And then there’s Ross Douthat. I no longer read his columns, not because I disagree with his perspective on most issues… though that, too is true… but because he commits not fewer than one significant factual error per column, and often enough he makes that error of fact the basis of his argument. Some writers are just not worth my time. Sorry!

      • L’Enfant de la Haute Mer  On Monday November 21, 2011 at 11:47 am

        I’m not supposed to know the “who’s who” of every individual columnist; I was somehow trying to “feed” the discussion and provide wider views!
        I am sorry too!

        • Steve  On Monday November 21, 2011 at 7:29 pm

          Enfant, I don’t expect you to know that; I certainly don’t. But consider for a moment what “freedom of the press” means in America. It means, exactly, freedom from government control, nothing more. Every newspaper here has owners who have opinions; those opinions are published by those newspapers (web sites, whatever) regardless of the views of their editors and reporters. One of our great and famous journalists of the past century, A. J. Liebling, is quoted, “Freedom of the press is guaranteed only to those who own one.” And so it is. Ownership of major journals sometimes changes, and their editorial position changes with ownership. This has most certainly happened to the Washington Post, and to some degree to the New York Times. As far as I know, there is no real effort here to separate news reporting and ownership of the vehicles of such reporting. In these days of the Web, this has the happy consequence that anyone with a few dollars (or not!) can put up a blog and develop a readership on the strength of their reporting, and the unhappy side-effect that anyone with a few million dollars can own a major news outlet (print or broadcast) and control its reportorial slant.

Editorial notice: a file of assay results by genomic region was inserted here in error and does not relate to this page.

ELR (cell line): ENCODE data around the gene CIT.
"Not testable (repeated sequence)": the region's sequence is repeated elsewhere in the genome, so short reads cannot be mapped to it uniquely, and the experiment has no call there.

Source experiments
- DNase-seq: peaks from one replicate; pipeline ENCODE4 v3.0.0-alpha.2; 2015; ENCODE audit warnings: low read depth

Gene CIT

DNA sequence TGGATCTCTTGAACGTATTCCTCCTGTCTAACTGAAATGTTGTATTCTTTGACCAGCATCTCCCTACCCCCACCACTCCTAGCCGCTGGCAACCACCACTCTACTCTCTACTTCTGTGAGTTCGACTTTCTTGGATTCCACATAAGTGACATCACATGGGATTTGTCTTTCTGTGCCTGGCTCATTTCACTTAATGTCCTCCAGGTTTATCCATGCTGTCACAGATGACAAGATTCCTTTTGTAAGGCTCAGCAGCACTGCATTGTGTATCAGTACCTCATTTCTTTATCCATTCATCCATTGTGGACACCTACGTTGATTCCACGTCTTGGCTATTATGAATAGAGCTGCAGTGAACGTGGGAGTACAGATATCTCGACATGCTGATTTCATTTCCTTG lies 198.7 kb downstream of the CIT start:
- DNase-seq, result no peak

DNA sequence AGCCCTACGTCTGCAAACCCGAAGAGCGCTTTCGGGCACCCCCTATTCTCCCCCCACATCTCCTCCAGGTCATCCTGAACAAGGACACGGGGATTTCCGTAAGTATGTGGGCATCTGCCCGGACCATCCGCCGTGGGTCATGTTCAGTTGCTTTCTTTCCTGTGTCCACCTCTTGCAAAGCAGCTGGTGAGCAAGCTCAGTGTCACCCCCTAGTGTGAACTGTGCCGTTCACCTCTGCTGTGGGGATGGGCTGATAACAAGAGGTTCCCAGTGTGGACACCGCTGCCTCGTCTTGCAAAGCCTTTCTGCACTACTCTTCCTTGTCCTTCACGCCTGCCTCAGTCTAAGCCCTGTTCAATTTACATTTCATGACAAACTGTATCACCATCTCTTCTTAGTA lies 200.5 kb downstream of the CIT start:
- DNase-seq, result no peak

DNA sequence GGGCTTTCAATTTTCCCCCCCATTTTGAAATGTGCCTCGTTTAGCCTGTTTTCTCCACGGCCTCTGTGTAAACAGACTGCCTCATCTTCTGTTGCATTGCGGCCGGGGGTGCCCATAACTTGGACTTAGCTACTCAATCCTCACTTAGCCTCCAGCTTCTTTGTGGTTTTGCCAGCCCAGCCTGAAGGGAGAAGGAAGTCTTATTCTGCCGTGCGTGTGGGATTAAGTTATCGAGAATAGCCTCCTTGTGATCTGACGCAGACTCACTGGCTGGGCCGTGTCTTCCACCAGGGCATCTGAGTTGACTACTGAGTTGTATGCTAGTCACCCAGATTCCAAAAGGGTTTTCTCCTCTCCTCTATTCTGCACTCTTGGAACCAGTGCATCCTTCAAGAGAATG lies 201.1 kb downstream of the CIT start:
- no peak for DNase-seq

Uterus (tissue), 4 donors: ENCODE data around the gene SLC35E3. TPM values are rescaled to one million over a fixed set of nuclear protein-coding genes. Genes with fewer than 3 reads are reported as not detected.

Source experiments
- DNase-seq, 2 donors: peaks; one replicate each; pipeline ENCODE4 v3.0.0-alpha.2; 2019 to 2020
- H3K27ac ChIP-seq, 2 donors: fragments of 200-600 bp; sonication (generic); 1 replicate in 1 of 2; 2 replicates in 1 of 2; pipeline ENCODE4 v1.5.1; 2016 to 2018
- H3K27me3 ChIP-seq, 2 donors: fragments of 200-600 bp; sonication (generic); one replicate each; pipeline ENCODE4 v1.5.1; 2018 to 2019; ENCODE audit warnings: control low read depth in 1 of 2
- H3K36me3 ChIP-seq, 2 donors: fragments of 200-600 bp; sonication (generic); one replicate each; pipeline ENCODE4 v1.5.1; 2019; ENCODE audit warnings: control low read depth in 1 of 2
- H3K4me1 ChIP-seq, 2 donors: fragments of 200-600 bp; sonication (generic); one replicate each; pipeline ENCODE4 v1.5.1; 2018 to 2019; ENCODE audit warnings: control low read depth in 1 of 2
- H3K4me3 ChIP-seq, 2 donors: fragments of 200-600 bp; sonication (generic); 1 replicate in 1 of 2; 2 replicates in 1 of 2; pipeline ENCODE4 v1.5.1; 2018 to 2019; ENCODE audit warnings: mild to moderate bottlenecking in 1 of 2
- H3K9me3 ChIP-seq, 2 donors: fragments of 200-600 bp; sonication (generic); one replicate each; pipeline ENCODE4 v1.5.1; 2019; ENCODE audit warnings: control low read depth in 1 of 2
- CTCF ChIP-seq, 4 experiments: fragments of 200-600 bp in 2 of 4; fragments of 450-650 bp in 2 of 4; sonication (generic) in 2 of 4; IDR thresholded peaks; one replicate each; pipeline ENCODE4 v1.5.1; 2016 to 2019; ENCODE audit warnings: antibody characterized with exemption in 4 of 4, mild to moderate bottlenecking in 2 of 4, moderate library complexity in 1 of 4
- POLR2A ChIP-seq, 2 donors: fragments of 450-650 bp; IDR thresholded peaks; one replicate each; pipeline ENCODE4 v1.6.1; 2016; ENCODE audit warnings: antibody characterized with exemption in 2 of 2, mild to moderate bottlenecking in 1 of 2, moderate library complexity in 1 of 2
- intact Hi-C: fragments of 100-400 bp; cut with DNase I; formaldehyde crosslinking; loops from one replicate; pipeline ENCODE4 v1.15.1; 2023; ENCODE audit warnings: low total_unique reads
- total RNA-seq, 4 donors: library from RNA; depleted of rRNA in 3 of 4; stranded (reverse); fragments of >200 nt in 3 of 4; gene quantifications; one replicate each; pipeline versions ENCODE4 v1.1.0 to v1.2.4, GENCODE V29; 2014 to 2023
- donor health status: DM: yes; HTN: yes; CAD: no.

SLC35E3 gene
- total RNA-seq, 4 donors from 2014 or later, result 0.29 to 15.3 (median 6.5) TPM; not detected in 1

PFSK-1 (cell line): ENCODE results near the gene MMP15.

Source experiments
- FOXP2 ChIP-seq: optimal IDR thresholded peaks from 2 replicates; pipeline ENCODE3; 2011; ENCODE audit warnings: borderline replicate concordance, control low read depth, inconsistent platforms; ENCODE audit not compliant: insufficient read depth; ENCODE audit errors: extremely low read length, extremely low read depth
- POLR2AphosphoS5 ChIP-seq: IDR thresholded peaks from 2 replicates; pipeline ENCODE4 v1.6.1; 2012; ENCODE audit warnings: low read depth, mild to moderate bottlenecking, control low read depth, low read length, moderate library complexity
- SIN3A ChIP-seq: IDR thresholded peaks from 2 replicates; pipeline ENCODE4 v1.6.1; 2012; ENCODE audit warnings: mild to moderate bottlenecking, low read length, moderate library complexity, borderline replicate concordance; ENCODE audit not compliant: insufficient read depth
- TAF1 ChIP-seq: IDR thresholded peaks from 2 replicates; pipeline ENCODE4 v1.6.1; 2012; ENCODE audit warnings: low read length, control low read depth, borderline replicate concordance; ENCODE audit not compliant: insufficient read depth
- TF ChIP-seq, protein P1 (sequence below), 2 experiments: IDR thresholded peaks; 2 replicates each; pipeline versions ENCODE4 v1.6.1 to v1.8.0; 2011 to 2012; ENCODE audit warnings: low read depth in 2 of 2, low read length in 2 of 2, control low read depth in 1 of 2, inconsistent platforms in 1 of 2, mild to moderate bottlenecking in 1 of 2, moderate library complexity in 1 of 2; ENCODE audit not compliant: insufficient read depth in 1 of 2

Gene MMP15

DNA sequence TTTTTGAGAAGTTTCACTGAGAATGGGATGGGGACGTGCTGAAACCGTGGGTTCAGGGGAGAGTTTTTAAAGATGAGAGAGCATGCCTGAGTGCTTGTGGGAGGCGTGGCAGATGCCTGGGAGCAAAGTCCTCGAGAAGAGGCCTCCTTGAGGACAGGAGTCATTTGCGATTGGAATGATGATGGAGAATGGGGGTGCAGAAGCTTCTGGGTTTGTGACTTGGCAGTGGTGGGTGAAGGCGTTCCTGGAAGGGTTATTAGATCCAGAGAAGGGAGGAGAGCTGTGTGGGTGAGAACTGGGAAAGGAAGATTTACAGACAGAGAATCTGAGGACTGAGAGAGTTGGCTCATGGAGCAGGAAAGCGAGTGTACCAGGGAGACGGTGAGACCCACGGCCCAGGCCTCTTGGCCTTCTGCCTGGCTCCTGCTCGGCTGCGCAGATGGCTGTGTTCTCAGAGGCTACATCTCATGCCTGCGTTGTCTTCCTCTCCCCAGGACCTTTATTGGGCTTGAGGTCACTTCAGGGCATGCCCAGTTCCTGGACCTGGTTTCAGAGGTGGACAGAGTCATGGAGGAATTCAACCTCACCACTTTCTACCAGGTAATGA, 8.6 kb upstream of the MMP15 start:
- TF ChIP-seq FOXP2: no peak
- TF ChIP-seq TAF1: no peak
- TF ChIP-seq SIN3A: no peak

I don’t know the particulars of the NY Times’s hiring of Ross Douthat. One may reasonably assume that they weren’t selling enough newspapers and/or ads to conservatives, and Douthat was available and a known name. I don’t mean to say that it is evil of the NY Times to run his column; my criticism is of his own frequent descent into outright factual error.

          Often enough, Wikipedia has entries on particular journalists. I often check when I first encounter a new opinion columnist to find out, for example, who has hired them in the past, etc. If you’re going to read American news, especially opinion, you have to know a bit about the author’s sources. Nobody is objective… nobody.

          • L’Enfant de la Haute Mer  On Tuesday November 22, 2011 at 2:42 am

            I have been through some more of his writings, mostly scenarios, in fact, less facts.
            He is also for the capital punishment ..

            Not to mention the NYT ‘description’ of him:
            Ross Douthat joined The New York Times as an Op-Ed columnist in April 2009. Previously, he was a senior editor at the Atlantic and a blogger for He is the author of “Privilege: Harvard and the Education of the Ruling Class” (Hyperion, 2005) and the co-author, with Reihan Salam, of “Grand New Party: How Republicans Can Win the Working Class and Save the American Dream” (Doubleday, 2008). He is the film critic for National Review. A native of New Haven, Conn., he now lives in Washington, D.C.

            In Greece the government (interconnected with constructors, bankers, bribes to Siemens etc, bribes also to armament trading countries) gives the ‘line’ to the mainstream media (TV, papers, Internet sites).
            In their turn, they change the “line” every time elections approach and they smell that the other one of the two parties is going to rule.

            Things are settled, Ι conclude!

            • Steve  On Tuesday November 22, 2011 at 11:05 am

              Enfant, that’s certainly more than I knew about him.

              By the way, to my regret as a member of Amnesty International, support for capital punishment is more-or-less standard in America among Republicans, and lately among all too many Democrats. It’s part of the same mentality that allows an American president to declare someone an enemy combatant, without trial of any sort, and to issue an assassination order against him, or kill his family in a drone attack. Americans seem to have become a bloodthirsty bunch, on the whole. It was not always thus!

    • upyernoz  On Sunday November 20, 2011 at 8:39 pm